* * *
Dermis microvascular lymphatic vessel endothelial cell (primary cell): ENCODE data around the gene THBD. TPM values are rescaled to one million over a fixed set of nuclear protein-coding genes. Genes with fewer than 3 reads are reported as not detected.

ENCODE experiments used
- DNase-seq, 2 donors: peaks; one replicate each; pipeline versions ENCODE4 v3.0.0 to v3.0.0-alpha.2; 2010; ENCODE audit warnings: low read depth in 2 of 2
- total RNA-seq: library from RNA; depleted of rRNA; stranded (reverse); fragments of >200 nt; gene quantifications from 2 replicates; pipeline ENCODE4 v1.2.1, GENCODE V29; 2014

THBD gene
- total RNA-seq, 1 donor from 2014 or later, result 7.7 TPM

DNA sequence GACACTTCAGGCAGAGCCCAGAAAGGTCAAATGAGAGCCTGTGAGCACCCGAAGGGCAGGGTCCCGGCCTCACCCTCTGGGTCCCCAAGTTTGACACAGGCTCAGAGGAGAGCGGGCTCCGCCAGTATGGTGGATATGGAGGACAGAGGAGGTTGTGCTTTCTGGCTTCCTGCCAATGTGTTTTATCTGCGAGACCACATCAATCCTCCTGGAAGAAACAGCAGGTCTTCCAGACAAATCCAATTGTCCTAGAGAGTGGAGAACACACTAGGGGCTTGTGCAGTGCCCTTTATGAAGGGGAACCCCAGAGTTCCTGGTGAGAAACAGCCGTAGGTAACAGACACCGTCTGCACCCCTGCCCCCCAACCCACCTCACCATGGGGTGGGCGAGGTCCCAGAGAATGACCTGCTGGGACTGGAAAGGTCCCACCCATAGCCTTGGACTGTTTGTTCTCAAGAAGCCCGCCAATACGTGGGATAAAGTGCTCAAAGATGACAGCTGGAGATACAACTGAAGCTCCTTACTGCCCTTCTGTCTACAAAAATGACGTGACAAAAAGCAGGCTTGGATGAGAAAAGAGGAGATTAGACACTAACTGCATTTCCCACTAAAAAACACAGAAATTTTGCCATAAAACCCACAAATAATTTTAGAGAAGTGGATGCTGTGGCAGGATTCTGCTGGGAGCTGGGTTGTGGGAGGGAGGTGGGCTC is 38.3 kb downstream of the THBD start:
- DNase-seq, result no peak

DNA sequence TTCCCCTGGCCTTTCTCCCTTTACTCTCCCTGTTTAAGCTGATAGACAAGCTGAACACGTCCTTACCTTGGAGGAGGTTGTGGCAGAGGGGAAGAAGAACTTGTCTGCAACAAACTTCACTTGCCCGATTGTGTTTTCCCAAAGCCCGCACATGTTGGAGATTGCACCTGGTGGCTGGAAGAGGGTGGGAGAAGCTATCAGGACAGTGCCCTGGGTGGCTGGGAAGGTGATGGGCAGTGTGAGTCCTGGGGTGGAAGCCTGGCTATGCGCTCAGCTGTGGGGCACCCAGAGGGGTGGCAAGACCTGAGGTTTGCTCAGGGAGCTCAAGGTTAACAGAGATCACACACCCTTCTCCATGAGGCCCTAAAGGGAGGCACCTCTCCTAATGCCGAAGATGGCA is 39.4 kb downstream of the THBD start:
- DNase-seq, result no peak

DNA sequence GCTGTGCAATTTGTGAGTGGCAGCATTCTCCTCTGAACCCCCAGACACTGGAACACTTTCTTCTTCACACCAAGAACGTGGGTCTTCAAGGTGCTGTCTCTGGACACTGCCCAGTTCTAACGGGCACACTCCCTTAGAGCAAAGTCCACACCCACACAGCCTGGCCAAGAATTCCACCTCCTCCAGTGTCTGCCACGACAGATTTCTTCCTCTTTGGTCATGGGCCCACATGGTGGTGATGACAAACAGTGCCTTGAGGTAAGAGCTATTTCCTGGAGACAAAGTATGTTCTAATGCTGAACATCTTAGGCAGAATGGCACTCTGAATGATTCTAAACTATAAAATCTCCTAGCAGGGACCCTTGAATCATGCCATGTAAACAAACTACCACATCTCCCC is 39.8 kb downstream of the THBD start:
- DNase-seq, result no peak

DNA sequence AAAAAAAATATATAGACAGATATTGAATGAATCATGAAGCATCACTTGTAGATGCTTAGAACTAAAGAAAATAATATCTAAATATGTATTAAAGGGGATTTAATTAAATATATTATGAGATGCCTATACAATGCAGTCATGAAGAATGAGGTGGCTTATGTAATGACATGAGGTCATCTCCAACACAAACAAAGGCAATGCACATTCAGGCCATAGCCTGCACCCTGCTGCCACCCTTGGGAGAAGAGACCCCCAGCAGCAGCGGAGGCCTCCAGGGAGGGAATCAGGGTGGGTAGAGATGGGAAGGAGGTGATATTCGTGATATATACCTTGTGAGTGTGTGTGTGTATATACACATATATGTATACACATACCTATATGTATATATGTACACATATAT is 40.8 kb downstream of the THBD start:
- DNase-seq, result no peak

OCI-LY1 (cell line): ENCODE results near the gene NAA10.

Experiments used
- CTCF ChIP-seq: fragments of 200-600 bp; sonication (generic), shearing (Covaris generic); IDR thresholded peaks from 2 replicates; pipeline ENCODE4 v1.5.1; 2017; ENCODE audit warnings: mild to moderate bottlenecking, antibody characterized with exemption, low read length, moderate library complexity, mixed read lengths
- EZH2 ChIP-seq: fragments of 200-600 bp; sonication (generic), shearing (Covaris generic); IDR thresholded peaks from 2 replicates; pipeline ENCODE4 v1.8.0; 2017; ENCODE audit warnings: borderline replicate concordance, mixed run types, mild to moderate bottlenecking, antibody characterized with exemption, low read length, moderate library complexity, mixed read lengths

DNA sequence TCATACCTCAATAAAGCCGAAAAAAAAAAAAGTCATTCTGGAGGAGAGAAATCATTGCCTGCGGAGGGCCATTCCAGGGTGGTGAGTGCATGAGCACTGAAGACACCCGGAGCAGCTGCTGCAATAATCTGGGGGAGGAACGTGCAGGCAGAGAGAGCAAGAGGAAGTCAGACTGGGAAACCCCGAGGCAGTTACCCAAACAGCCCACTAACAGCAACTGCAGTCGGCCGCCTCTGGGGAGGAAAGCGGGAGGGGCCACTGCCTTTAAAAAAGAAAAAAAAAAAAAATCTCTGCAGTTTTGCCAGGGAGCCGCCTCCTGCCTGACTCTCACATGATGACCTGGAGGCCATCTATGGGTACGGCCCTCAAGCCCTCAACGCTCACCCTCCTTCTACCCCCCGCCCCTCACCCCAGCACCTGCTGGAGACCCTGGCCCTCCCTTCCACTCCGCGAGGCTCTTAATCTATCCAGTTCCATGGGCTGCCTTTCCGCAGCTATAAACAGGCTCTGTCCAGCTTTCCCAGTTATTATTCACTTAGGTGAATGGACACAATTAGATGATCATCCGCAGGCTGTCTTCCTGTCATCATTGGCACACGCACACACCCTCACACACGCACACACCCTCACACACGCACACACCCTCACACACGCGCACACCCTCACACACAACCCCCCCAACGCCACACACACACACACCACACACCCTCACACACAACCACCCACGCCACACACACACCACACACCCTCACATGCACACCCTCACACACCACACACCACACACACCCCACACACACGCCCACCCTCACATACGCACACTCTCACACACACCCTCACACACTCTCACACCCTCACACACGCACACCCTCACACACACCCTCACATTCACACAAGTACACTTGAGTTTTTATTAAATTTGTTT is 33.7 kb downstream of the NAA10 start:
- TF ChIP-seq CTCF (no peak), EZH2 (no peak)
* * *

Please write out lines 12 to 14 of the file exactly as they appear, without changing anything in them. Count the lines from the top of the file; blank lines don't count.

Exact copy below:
- DNase-seq, result no peak

DNA sequence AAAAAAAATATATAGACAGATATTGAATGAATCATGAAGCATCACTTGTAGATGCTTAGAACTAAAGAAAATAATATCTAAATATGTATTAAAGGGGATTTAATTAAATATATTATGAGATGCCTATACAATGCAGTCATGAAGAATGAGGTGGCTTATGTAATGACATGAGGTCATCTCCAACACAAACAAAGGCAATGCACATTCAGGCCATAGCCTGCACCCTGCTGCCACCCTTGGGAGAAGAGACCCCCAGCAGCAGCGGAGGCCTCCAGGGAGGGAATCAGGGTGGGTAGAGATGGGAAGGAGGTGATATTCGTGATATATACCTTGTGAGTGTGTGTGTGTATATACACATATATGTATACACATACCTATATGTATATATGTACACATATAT is 40.8 kb downstream of the THBD start:
- DNase-seq, result no peak